Letterpress printing has a property called “ink gain” where the inked area left on the printed sheet is a tiny bit larger than the type used to do the printing. Because of this, when designing type (which includes designing the matrices) one has to make the type slightly lighter that the desired printing.
The actual amount of ink gain depends on several factors which come into play when printing, including the amount of ink applied to the type, the ink’s consistency, and the pressure on the form rollers. In theory the ink is only applied to the face of the type and so should produce print of the same size, but in practice, some ink ends up on the shoulders of the type, and even with clean shoulders, the pressure of printing causes the ink to squish outwards a bit.
This shows the effect of ink gain on a capital C in 18 point Swing Bold, taken from Monotype’s own specimen book:
One thing that is, however, consistent is that for any given printing technique, the extra area caused by ink gain is a constant width, except around hairlines where there is less ink to squeeze out. This in turn means that you can’t make various sizes of a letter by scaling its image if the compensation for the ink gain is part of the letter outline. A letter properly compensated at a large size will have too little compensation when shrunk, and vice versa. The compensation has to be applied after scaling the letter to its correct size.
Based on theses tracings, it looks like the ink gain is about 0.0017″ which does not sound like much, but even on a relatively large (18 point) and fat face like Swing Bold this is about 7% of the stroke width and failing to compensate will make the cast type print too bold to match the rest of the font.
When using the pantograph, one way to get a fixed offset like this is to use an oversize tracer to trace out the template. Normally the diameter of the tracer should be equal to the scaled-up diameter of the tip of the cutter bit. By using an oversize tracer, the cutter is kept a fixed distance away from the scaled outline. So for instance if I were scaling down by a factor of 10 with the pantograph, I would want the radius of the tracer to be 10×0.0017 = 0.017″ oversize. This makes the diameter 0.034″ or about 1/32 of an inch larger than 10 times the cutter diameter.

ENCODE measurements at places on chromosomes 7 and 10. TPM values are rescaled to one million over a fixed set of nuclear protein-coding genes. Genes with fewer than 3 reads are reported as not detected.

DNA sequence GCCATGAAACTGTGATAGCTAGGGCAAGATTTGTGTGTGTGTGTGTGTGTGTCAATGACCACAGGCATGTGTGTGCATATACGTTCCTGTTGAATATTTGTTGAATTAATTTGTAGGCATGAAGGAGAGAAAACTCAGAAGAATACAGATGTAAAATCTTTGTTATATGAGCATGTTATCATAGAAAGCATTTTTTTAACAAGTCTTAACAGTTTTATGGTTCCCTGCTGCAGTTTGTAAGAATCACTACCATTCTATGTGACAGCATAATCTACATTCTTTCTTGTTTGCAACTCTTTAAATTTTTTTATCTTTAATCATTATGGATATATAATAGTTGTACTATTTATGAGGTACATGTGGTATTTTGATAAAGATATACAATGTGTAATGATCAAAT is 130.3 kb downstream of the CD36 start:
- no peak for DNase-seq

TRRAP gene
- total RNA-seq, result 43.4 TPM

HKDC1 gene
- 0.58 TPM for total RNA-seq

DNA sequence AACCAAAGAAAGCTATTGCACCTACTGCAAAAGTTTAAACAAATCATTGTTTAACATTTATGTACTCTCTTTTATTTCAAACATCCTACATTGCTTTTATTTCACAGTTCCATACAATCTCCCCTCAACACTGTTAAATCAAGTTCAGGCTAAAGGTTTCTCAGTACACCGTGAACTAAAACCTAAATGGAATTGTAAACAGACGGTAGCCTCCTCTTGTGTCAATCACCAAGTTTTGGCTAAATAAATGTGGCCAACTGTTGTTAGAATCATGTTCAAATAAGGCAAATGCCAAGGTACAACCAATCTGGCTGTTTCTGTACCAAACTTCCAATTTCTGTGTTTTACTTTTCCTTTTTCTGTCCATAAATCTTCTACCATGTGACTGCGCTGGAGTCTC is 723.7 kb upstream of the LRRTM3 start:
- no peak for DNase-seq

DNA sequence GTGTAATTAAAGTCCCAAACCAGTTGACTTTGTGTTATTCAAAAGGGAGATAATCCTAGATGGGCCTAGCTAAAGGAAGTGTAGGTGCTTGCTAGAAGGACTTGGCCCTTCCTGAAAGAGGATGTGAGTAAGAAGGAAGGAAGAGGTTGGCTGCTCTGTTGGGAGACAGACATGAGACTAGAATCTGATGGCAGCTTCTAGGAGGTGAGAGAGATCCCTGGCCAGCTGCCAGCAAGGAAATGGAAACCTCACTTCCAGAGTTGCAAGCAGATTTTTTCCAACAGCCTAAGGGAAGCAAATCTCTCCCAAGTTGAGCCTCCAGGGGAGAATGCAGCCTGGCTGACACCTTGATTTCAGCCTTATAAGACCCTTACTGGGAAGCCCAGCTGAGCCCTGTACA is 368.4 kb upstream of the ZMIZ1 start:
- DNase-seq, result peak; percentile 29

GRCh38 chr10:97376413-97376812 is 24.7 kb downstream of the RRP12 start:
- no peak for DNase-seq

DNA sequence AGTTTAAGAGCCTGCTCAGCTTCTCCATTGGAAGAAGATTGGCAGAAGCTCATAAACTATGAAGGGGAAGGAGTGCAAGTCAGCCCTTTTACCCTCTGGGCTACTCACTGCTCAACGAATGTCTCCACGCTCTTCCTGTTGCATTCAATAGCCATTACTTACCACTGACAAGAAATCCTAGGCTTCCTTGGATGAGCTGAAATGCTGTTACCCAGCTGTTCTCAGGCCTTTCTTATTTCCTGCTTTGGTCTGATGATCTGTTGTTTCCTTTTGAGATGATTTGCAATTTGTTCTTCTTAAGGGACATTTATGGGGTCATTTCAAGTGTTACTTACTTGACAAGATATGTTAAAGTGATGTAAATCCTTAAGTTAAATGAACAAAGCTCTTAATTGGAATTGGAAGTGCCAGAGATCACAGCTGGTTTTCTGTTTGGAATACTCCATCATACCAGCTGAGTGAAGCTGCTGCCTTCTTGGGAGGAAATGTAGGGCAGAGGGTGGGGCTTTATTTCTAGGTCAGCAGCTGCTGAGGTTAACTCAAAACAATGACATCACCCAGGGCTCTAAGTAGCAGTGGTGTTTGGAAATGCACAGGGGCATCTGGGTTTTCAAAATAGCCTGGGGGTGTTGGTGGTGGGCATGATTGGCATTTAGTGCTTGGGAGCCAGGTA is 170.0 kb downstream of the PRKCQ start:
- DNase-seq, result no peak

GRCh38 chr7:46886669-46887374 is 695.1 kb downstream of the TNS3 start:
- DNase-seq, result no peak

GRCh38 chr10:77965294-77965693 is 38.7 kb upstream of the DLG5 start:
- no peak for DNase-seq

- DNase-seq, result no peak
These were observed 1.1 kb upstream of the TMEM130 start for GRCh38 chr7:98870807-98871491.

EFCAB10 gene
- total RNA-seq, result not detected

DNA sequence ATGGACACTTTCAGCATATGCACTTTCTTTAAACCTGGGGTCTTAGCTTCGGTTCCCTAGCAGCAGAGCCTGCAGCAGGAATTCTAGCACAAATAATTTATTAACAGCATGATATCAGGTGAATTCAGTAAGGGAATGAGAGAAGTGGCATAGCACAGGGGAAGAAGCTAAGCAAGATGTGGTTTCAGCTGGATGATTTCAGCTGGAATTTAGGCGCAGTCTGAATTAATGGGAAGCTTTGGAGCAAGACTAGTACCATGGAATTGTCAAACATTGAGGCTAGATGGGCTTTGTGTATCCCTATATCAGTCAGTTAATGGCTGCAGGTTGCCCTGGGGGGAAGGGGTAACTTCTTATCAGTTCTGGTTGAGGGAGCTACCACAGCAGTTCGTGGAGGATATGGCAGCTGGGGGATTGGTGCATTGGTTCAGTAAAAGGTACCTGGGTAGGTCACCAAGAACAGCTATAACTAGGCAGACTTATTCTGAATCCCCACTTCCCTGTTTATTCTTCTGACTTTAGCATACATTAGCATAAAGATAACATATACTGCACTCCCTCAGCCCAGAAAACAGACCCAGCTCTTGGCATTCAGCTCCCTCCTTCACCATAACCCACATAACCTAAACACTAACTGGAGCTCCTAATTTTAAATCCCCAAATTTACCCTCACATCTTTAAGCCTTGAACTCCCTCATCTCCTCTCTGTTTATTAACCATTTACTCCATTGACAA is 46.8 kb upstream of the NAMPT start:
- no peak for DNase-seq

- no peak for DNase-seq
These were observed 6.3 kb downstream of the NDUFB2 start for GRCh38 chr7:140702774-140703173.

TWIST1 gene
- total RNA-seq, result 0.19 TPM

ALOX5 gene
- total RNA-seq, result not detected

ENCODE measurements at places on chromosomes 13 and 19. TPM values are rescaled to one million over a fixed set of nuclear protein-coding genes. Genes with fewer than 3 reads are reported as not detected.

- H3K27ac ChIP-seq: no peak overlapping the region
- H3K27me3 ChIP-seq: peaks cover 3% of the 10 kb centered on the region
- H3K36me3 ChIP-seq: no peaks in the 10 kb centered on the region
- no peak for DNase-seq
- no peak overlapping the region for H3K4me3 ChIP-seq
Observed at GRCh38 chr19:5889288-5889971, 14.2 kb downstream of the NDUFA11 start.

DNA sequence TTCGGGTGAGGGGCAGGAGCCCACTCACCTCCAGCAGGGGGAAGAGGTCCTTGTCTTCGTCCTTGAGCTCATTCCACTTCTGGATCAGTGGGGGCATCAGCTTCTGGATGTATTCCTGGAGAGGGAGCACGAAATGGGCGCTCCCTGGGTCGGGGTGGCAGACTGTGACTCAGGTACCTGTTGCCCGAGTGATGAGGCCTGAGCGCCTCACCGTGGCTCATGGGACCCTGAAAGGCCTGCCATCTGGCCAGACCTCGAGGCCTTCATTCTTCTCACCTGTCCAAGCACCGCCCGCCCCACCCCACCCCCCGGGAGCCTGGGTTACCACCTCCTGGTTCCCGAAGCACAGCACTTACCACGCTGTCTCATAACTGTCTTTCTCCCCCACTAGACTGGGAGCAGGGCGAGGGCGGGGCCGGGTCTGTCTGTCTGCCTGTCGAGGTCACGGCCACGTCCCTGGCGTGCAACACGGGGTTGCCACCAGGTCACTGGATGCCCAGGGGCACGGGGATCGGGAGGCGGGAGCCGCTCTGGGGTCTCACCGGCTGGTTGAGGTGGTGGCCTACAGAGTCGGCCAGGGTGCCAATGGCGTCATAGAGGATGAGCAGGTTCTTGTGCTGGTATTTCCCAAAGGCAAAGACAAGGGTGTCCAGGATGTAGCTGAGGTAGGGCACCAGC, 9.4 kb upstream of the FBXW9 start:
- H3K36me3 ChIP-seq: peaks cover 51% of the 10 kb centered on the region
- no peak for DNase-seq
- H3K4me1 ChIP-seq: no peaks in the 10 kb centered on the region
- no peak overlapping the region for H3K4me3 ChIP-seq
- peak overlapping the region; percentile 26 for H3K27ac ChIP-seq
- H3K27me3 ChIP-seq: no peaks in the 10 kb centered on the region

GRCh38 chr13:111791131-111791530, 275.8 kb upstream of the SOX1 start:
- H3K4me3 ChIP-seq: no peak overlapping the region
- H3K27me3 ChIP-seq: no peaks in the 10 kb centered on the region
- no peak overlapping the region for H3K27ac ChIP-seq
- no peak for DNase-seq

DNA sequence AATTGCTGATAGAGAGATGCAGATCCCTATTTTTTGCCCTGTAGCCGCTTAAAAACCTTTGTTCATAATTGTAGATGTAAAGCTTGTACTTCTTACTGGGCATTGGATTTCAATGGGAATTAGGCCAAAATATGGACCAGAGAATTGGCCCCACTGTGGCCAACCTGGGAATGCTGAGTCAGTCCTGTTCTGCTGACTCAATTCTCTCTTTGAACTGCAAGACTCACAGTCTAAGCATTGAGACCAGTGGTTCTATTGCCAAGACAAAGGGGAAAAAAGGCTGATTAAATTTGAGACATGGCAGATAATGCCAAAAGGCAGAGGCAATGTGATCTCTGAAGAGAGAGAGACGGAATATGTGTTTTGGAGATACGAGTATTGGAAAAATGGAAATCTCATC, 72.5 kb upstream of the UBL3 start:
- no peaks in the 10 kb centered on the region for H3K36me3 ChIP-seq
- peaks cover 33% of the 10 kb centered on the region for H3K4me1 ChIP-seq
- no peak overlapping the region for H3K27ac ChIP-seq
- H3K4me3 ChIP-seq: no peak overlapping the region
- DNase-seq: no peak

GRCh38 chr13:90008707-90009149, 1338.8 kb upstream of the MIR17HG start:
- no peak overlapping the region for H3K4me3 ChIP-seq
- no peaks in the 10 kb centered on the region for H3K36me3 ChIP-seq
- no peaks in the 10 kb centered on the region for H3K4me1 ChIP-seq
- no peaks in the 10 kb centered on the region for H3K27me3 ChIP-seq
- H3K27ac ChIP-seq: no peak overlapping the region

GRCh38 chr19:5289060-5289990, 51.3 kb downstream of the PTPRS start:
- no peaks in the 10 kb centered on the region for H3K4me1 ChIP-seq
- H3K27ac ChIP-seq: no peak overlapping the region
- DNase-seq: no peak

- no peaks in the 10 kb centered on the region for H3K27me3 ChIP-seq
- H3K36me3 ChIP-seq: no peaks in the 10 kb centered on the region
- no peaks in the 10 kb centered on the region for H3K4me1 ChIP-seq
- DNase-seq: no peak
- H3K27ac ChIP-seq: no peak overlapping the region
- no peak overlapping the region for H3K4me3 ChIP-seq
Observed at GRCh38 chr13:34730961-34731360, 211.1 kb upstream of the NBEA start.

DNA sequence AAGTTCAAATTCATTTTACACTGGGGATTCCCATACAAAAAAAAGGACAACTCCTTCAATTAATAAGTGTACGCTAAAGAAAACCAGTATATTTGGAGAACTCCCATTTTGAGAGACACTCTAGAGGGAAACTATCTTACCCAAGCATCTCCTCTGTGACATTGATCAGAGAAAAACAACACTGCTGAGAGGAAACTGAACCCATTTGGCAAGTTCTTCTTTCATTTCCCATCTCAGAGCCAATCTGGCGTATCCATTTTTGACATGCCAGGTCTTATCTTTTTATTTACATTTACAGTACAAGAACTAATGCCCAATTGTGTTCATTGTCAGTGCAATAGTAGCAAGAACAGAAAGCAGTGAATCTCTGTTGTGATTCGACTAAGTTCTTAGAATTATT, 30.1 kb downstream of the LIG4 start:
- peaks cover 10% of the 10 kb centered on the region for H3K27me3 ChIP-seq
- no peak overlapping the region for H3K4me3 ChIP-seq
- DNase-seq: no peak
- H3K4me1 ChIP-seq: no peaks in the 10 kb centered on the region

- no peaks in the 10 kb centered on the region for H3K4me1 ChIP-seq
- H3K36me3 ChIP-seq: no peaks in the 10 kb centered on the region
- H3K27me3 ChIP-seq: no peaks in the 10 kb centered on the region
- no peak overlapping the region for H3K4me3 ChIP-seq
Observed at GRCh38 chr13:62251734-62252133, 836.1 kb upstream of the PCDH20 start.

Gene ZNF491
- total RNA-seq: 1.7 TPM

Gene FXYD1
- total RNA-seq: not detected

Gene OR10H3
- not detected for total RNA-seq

This method will not work for letters with widely varying stroke widths or fine serifs, since once lines get fine enough the ink gain effect reduces. How fine? Consider how wide the light stripe is in the above image; as the stroke becomes narrow enough that the light stripes from either side meet each other, the supply of ink to squeeze out into the “gain” becomes limited. For strokes finer than that the gain compensation becomes some fraction of the width of the stroke. A fixed compensation by fudging the tracer size will no longer work and the compensation for the ink gain has to be part of the outline.
One other effect of the ink gain is that sharp corners on the type become rounded. This can be seen in the superimposed tracings where the lower end of the C has a sharp corner but the printed outline is rounded. The rounding isn’t even just a radius centered on the corner of the type but it is centered somewhere inside the corner. This is because the ink on the corner of the type is squeezed out in two directions, and so there is less ink available to cover more perimeter. There is a similar effect for inside corners, except that there is an excess of ink to squeeze out and it fills the corner more than would otherwise be expected. One can compensate for these effects, albeit imperfectly, and that is part of the art of type design.
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